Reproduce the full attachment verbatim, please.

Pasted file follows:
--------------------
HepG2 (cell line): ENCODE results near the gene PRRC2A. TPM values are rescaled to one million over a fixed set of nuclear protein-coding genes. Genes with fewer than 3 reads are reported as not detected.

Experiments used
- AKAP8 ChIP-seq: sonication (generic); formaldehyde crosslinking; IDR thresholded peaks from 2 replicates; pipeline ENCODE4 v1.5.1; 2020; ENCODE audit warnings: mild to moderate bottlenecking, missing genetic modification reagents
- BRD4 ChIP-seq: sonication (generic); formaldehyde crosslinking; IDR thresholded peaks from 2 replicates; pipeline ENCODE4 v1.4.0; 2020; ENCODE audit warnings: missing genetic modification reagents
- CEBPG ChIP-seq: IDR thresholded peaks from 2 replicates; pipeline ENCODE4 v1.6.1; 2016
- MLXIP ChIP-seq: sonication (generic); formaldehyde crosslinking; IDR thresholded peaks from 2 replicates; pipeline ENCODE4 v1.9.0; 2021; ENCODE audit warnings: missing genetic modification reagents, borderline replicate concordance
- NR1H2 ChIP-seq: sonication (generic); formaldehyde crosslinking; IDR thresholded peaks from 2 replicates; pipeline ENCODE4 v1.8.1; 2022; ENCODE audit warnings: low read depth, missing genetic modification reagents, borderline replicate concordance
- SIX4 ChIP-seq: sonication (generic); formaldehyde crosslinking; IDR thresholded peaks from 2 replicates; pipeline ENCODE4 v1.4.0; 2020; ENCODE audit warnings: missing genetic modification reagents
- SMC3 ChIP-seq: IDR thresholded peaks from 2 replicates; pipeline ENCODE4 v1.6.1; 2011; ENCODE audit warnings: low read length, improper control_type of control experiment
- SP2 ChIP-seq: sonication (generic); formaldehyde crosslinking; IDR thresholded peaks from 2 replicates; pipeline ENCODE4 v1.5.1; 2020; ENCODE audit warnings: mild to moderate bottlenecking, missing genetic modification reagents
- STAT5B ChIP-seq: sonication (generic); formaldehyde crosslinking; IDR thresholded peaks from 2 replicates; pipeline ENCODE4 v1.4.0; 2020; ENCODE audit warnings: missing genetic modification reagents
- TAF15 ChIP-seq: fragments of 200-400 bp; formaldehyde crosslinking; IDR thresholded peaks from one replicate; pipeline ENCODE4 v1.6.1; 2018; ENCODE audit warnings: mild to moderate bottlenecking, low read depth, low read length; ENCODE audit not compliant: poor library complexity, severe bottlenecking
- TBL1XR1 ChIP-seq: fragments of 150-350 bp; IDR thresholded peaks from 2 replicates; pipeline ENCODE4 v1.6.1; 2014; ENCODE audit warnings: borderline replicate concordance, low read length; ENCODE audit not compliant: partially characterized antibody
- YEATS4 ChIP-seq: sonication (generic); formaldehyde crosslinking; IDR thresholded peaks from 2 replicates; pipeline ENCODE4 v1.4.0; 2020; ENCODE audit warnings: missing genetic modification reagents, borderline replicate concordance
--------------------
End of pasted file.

HepG2 (cell line): ENCODE results near the gene PRRC2A. TPM values are rescaled to one million over a fixed set of nuclear protein-coding genes. Genes with fewer than 3 reads are reported as not detected.

Experiments used
- AKAP8 ChIP-seq: sonication (generic); formaldehyde crosslinking; IDR thresholded peaks from 2 replicates; pipeline ENCODE4 v1.5.1; 2020; ENCODE audit warnings: mild to moderate bottlenecking, missing genetic modification reagents
- BRD4 ChIP-seq: sonication (generic); formaldehyde crosslinking; IDR thresholded peaks from 2 replicates; pipeline ENCODE4 v1.4.0; 2020; ENCODE audit warnings: missing genetic modification reagents
- CEBPG ChIP-seq: IDR thresholded peaks from 2 replicates; pipeline ENCODE4 v1.6.1; 2016
- MLXIP ChIP-seq: sonication (generic); formaldehyde crosslinking; IDR thresholded peaks from 2 replicates; pipeline ENCODE4 v1.9.0; 2021; ENCODE audit warnings: missing genetic modification reagents, borderline replicate concordance
- NR1H2 ChIP-seq: sonication (generic); formaldehyde crosslinking; IDR thresholded peaks from 2 replicates; pipeline ENCODE4 v1.8.1; 2022; ENCODE audit warnings: low read depth, missing genetic modification reagents, borderline replicate concordance
- SIX4 ChIP-seq: sonication (generic); formaldehyde crosslinking; IDR thresholded peaks from 2 replicates; pipeline ENCODE4 v1.4.0; 2020; ENCODE audit warnings: missing genetic modification reagents
- SMC3 ChIP-seq: IDR thresholded peaks from 2 replicates; pipeline ENCODE4 v1.6.1; 2011; ENCODE audit warnings: low read length, improper control_type of control experiment
- SP2 ChIP-seq: sonication (generic); formaldehyde crosslinking; IDR thresholded peaks from 2 replicates; pipeline ENCODE4 v1.5.1; 2020; ENCODE audit warnings: mild to moderate bottlenecking, missing genetic modification reagents
- STAT5B ChIP-seq: sonication (generic); formaldehyde crosslinking; IDR thresholded peaks from 2 replicates; pipeline ENCODE4 v1.4.0; 2020; ENCODE audit warnings: missing genetic modification reagents
- TAF15 ChIP-seq: fragments of 200-400 bp; formaldehyde crosslinking; IDR thresholded peaks from one replicate; pipeline ENCODE4 v1.6.1; 2018; ENCODE audit warnings: mild to moderate bottlenecking, low read depth, low read length; ENCODE audit not compliant: poor library complexity, severe bottlenecking
- TBL1XR1 ChIP-seq: fragments of 150-350 bp; IDR thresholded peaks from 2 replicates; pipeline ENCODE4 v1.6.1; 2014; ENCODE audit warnings: borderline replicate concordance, low read length; ENCODE audit not compliant: partially characterized antibody
- YEATS4 ChIP-seq: sonication (generic); formaldehyde crosslinking; IDR thresholded peaks from 2 replicates; pipeline ENCODE4 v1.4.0; 2020; ENCODE audit warnings: missing genetic modification reagents, borderline replicate concordance